Vassa is a super-tough and resolute businesswoman who's also head of a troubled family, and keeping the whole ship afloat is a task she handles without conscience or moral wavering.
As a heroine this makes her a tricky proposition for us to engage with in Emily Juniper's adaptation of Vassa Zheleznova, originally written by Maxim Gorky in 1910, with a later version following in 1935.
The action is translated to the docks of 1990s Liverpool, where striking workers are loathed and undermined as far as possible by Vassa, the self-made boss of a flourishing shipping company.
Sian Polhill-Thomas' steely-eyed performance as Vassa holds the production together, and she dominates the stage as Vassa, chain-smoking in a succession of power suits.
Glimmers of humanity emerge as she softens in sympathy with Joss Wyre's Ludmilla, but it's back to full-on railing against her paedophile husband - another deeply unsympathetic character - played with drunken gusto by Luke Shaw.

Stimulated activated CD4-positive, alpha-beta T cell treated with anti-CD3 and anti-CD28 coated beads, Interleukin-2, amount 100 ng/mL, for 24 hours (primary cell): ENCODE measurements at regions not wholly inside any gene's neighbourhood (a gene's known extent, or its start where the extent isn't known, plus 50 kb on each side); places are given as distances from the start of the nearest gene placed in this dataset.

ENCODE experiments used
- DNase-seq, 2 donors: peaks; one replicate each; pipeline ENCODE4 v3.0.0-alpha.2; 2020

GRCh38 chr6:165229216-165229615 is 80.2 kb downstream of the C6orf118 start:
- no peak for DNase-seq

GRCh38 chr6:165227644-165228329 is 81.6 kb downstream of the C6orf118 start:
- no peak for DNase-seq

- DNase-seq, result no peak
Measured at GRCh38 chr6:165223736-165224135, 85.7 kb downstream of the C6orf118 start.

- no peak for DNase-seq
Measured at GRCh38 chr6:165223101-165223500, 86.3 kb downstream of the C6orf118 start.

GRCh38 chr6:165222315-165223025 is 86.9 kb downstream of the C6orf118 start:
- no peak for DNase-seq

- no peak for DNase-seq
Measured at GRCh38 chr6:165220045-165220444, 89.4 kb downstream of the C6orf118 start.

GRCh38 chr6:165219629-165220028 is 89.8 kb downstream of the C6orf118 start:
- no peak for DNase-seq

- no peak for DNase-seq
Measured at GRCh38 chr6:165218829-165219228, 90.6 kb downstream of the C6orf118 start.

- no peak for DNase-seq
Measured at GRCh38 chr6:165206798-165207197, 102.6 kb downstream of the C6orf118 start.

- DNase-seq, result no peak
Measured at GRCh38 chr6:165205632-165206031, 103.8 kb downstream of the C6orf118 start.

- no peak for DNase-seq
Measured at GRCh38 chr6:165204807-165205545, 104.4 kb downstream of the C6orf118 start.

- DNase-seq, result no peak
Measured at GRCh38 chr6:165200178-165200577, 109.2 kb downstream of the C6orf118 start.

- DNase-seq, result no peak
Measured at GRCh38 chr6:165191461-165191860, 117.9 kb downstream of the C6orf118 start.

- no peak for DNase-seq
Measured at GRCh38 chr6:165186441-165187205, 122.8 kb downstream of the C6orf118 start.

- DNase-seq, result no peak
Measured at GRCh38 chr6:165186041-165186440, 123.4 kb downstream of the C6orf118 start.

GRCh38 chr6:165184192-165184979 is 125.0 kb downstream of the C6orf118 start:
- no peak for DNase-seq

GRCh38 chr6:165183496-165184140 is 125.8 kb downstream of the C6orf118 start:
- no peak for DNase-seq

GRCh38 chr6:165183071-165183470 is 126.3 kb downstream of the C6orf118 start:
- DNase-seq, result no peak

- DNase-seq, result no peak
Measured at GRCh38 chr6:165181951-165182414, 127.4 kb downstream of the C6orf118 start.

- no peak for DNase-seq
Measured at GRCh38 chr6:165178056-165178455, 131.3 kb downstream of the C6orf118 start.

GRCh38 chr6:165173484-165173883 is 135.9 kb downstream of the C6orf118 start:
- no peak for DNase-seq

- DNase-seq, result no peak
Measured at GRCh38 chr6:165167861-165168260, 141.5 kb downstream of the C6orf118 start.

Amelia Donkor communicates the passion that drives Rachel's anti-establishment activism, and the resentment that simmers between the two women over the future of Vassa's heir is one of the most interesting parts of the production.
There doesn't seem to be any particular reason to do without an interval, and this is an intense 90 minutes with the action racing along at a pace that makes it tricky to follow at times.
There are some problems with clarity - possibly because some cast members are struggling with their accents - but fuzzy speech doesn't help to communicate the nuances of the plot, and this was a problem in the first half hour.
Vassa Zheleznova has been timed to commemorate the 80th anniversary of Gorky's death. But despite its energy and the commitment of its cast, Rachel Valentine Smith's production hasn't quite found its heart.